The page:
I have noticed that couples marry opposites. I am extremely analytic in problem solving, while my wife approaches decision making in a completely different way. I really do not even know how to describe her method, but strangely enough we often arrive at the same conclusion by following different lines of thinking. This makes conversations interesting as we try to understand what the other is thinking. When we finally reach the same conclusion, it is almost like we collide with each other mentally as we come together on a decision.
When Christmas arrives, we try to figure out what the other wants for Christmas. I listen for the things my wife is admiring in the stores. The girls help me because they realize I am pretty clueless sometimes. Once we hear her ooo and ahh over an item, then I can proceed to buy it.
As for my Christmas, my analytic nature takes over. I just make a list of the things I like and put it on the fridge next to the grocery list. I am not very subtle. In fact, I list colors and sizes. I have considered adding pictures and putting the list online to make it easier to access. Maybe Santa could find it more easily then.
Finding the right Christmas gift can be fun, but it can also be hard work. This is especially true for gardeners, because we can be a different breed. How do you know what to buy the gardener in your family?
Why not walk them through the local garden center and watch them. Where do they spend the most time looking? When they stop and look -- ask questions about the item. What is it? Do you have one like that? What does it do? Is this a good tool/plant/etc.?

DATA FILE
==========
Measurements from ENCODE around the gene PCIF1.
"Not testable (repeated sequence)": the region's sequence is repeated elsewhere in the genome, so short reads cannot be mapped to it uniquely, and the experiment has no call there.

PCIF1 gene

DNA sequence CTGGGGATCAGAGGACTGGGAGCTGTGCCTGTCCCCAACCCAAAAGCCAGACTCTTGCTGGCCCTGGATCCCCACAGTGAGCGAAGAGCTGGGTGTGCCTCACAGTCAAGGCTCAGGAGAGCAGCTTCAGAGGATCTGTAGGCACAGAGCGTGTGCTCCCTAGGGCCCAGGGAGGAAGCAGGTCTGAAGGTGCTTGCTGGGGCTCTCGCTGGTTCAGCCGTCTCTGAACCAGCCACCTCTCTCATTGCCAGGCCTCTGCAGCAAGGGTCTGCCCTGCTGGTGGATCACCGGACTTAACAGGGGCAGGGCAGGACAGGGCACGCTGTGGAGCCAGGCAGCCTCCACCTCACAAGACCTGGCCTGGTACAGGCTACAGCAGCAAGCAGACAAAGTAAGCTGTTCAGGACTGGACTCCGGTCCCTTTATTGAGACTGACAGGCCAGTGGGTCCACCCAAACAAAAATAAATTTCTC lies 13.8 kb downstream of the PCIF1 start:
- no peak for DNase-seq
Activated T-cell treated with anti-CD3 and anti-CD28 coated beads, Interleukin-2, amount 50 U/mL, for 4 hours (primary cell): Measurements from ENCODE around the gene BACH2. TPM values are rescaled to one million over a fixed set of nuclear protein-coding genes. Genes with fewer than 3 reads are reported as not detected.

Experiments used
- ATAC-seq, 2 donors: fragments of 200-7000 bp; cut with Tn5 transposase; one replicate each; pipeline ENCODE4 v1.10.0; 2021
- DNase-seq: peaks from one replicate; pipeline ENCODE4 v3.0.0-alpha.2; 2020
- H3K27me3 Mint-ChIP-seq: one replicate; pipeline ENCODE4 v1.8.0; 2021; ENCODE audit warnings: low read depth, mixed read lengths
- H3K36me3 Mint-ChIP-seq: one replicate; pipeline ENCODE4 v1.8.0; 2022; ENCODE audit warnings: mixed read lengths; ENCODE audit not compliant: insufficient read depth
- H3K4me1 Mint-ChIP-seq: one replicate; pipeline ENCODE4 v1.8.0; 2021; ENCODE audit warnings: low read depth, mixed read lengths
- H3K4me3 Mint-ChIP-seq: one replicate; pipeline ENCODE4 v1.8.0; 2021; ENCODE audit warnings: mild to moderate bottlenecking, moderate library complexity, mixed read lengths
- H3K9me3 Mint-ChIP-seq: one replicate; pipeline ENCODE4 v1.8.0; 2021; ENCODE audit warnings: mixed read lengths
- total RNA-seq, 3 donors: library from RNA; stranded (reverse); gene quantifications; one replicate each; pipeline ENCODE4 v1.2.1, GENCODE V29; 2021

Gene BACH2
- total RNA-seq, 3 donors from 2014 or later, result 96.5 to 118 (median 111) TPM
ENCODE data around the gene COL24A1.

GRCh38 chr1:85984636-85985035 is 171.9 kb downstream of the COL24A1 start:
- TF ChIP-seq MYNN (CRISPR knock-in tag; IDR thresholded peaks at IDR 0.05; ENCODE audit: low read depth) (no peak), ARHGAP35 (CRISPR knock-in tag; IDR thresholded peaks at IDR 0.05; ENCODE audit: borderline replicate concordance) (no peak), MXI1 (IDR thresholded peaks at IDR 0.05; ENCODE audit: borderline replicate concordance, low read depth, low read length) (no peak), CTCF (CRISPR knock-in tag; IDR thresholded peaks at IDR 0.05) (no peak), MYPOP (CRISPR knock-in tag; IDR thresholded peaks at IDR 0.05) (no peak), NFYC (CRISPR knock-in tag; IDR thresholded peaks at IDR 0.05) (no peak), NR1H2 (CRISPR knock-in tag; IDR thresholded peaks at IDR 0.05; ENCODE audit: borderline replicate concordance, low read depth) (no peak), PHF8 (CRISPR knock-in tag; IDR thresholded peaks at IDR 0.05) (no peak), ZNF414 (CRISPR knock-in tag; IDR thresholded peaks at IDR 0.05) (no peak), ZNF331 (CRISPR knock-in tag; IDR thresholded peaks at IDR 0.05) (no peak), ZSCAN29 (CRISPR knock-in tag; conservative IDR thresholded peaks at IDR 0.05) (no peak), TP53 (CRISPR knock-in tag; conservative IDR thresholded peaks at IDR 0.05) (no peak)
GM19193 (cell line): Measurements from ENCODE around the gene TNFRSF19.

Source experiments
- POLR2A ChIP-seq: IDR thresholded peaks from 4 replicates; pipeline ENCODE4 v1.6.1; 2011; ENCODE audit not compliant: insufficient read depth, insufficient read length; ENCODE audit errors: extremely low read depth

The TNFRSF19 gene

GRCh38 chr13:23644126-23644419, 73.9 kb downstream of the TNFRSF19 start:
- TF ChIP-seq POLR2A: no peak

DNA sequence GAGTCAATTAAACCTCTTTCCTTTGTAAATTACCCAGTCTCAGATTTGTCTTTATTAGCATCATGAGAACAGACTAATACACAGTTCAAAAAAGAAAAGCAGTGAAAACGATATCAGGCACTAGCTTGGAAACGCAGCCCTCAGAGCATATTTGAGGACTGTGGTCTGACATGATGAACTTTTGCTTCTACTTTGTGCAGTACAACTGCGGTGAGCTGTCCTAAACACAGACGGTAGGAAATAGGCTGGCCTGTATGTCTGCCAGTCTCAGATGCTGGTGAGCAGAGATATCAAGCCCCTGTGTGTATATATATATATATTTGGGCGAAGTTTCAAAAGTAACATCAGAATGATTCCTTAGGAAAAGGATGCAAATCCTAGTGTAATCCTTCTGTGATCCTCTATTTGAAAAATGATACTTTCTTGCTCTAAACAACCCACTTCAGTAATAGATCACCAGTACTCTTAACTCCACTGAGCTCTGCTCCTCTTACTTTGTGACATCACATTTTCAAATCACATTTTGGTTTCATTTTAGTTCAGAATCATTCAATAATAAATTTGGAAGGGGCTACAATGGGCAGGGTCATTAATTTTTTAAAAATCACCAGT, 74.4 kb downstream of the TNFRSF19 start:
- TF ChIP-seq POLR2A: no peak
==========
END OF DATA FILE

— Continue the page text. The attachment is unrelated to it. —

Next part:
Be careful about buying garden gimmicks -- many of them are money-wasters. There are a few tools that are invaluable to the gardener, but gardeners need to pick them out. What about a gift card to their favorite store? Or you could look in their tool shed and see if they have a tool that needs replacing. Ask them to give you a few choices and then pick from those.
When buying tools, buy fewer of them but invest a little more money and buy a good quality tool. You will need to do a little research. A higher price tag does not guarantee quality, but a high-quality tool usually has a higher price. Ask experienced gardeners for their opinions. A high-quality pruner, shovel, hoe, etc. will often outlive numerous lower quality models and give better and safer service. On the other hand, do not break the bank to always buy the most expensive tool unless you are sure it will be used enough to merit the expense.
Be careful about buying plants. Much of what we see on the shelves requires very specific care that the gardener may not be able to offer. That showy, brightly colored plant was probably grown in a greenhouse and would need to be pampered a lot just to survive. As far as buying holiday plants as gifts, poinsettias are pretty but should usually be enjoyed during the holidays and then discarded. Other holiday flowers make better long-term house plants -- amaryllis, Christmas cactus, foliage plants and ornamental peppers.
Winter is the best time to plant most woody plants. Look through the landscape to see if your gardener has a dead shrub that needs replacing. The difficulty here is that you will need to ask them exactly what to buy since shrubs come in numerous varieties and sizes. If you do this, offer to buy it and to install the shrub for them -- if they like. Many gardeners actually would prefer to plant it themselves.
A cardinal rule is keep the receipt. I keep them in a safe place until well after the holidays. I may give the receipt with the gift if the person is very close to me. Tell the person that they are free to swap the gift. Sometimes the only change they want to make is to get a different color -- but the recipient needs to be able to take it back if they like.
Willie Chance works with the University of Georgia Center for Urban Agriculture.